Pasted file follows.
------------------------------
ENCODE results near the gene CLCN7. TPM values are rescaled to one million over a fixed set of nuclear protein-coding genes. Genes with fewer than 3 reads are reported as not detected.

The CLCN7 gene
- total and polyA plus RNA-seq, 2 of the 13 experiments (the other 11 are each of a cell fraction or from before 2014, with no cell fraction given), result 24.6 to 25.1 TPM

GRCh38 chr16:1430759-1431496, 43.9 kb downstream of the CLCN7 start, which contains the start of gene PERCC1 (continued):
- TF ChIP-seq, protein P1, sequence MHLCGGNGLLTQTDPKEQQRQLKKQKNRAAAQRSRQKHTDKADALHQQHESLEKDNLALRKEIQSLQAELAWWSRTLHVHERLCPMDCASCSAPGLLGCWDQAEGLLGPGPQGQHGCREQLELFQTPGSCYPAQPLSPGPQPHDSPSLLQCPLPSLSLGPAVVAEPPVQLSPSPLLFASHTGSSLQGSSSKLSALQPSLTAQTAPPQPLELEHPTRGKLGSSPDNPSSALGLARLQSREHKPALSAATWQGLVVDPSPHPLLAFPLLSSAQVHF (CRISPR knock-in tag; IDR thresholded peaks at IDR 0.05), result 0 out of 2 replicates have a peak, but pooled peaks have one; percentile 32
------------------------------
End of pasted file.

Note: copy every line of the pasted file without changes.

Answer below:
ENCODE results near the gene CLCN7. TPM values are rescaled to one million over a fixed set of nuclear protein-coding genes. Genes with fewer than 3 reads are reported as not detected.

The CLCN7 gene
- total and polyA plus RNA-seq, 2 of the 13 experiments (the other 11 are each of a cell fraction or from before 2014, with no cell fraction given), result 24.6 to 25.1 TPM

GRCh38 chr16:1430759-1431496, 43.9 kb downstream of the CLCN7 start, which contains the start of gene PERCC1 (continued):
- TF ChIP-seq, protein P1, sequence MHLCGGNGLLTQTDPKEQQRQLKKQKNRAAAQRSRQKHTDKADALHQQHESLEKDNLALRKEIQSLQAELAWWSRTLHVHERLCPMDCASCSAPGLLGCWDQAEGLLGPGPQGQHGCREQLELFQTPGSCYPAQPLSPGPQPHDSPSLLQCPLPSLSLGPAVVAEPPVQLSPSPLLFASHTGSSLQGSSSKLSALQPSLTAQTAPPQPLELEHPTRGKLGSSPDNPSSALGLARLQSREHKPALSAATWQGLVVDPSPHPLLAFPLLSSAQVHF (CRISPR knock-in tag; IDR thresholded peaks at IDR 0.05), result 0 out of 2 replicates have a peak, but pooled peaks have one; percentile 32